Article 9 of the Japanese Constitution is a clause in the national Constitution of Japan outlawing war as a means to settle international disputes involving the state. The Constitution came into effect on May 3, 1947, following World War II. In its text, the state formally renounces the sovereign right of belligerency and aims at an international peace based on justice and order; the article states that, to accomplish these aims, armed forces with war potential will not be maintained. The Constitution was imposed by the United States in the post-World War II period. However, Japan maintains de facto armed forces, referred to as the Japan Self-Defense Forces, which may have been thought of as something akin to what Mahatma Gandhi called the Shanti Sena or a collective security police force operating under the United Nations. In July 2014, instead of using Article 96 of the Japanese Constitution to amend the Constitution itself, the Japanese government approved a reinterpretation which gave more powers to the Japan Self-Defense Forces, allowing them to defend other allies in case of war being declared upon them, despite concerns and disapproval from China, South Korea and North Korea, whereas the United States supported the move.

This change is considered illegitimate by some Japanese political parties and citizens, since the Prime Minister circumvented Japan's constitutional amendment procedure. In September 2015, the Japanese National Diet made the reinterpretation official by enacting a series of laws allowing the Japan Self-Defense Forces to provide material support to allies engaged in combat internationally; the stated justification was that failing to defend or support an ally would weaken alliances and endanger Japan. The full text of the article in Japanese: The official English translation of the article is: ARTICLE 9. Aspiring sincerely to an international peace based on justice and order, the Japanese people forever renounce war as a sovereign right of the nation and the threat or use of force as means of settling international disputes. In order to accomplish the aim of the preceding paragraph, land and air forces, as well as other war potential, will never be maintained; the right of belligerency of the state will not be recognized.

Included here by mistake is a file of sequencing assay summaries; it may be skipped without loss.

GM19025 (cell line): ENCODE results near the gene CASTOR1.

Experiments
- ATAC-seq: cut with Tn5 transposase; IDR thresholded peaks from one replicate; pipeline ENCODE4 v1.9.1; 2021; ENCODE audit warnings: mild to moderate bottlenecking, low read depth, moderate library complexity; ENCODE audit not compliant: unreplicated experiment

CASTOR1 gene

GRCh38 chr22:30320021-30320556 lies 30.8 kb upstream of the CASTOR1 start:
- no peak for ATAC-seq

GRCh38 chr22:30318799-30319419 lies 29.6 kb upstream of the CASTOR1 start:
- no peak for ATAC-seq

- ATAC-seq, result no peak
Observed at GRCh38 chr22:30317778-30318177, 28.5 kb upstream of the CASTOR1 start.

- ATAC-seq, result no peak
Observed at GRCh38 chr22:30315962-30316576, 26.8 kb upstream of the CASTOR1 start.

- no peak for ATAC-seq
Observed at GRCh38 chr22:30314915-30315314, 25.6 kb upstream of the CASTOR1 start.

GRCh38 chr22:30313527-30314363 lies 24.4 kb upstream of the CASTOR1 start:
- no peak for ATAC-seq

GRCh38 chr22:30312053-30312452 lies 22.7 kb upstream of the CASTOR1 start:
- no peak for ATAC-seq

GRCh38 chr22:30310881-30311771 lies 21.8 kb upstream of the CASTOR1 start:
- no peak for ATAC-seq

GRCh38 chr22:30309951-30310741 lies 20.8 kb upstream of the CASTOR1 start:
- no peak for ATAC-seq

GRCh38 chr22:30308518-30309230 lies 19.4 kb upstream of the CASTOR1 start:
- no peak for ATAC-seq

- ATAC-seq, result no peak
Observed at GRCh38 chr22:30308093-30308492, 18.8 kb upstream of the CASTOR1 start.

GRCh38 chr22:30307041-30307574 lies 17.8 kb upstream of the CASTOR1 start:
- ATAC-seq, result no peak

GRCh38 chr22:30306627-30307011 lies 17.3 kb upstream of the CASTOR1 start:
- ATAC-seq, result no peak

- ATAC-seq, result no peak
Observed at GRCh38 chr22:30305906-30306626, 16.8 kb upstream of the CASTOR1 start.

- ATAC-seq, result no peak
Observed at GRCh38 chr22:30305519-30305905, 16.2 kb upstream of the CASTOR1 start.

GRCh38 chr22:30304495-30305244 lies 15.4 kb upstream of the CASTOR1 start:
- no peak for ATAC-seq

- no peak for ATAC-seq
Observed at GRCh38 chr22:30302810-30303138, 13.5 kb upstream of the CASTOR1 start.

The failure of the collective security of the League of Nations led to the realization that a universal system of security could only be effective if nations agreed to some limitation of their national sovereignty with regard to their right to belligerency, if the Security Council, a "closed shop" during League of Nations times, would open itself up to UN Members who would cede constitutional powers in favor of collective security. Like the German Article 24, incorporated in the post-war German Constitution, which provides for delegating or limiting sovereign powers in favor of collective security, Article 9 was added to the Constitution of Japan during the occupation following World War II; the source of the pacifist clause is disputed. According to the Allied Supreme Commander Douglas MacArthur, the provision was suggested by Prime Minister Kijūrō Shidehara, who "wanted it to prohibit any military establishment for Japan—any military establishment whatsoever". Shidehara's perspective was that retention of arms would be "meaningless" for the Japanese in the post-war era, because any substandard post-war military would no longer gain the respect of the people, would cause people to obsess with the subject of rearming Japan.

Shidehara admitted to his authorship in his memoirs Gaikō Gojū-Nen, published in 1951, where he described how the idea came to him on a train journey to Tokyo. However, according to some interpretations, he denied having done so, the inclusion of Article 9 was brought about by the members of the Government Section of the Supreme Commander for the Allied Powers Charles Kades, one of Douglas MacArthur's closest associates. There is, another theory by constitutional scholar Toshiyoshi Miyazawa that the idea came from MacArthur himself and that Shidehara was a pawn in his plans; the article was endorsed by the Diet of Japan on November 3, 1946. Kades rejected the proposed language that prohibited Japan's use of force "for its own security", believing that self-preservation was the right of every nation. Soon after the adoption of the Constitution of Japan in 1947, the Chinese Civil War ended in victory for the Communist Party of China in 1949 and the establishment of the People's Republic of China.

As a consequence, the United States was left without the Republic of China on Taiwan as a military ally against communism in the Pacific. There was a desire on the part of the United States occupation forces for Japan to take a more active military role in the struggle against communism during the Cold War. If Article 9 is looked upon as a motion to abolish war as an institution—as envisaged in the 1961 McCloy–Zorin Accords—then the Korean crisis was the first opportunity for another country to second the Japanese motion and embark on the transition toward a true system of collective security under the United Nations. In fact, however, in 1950, following the outbreak of the Korean War, the U. S. 24th Infantry Division was pulled out of Japan and sent to fight on the front lines in Korea, so Japan was left without any armed protection. MacArthur ordered the creation of a 75,000-strong National Police Reserve to maintain order in Japan and repel any possible invasion from outside; the NPR was organized by United States Army Col. Frank Kowalski using Army surplus equipment.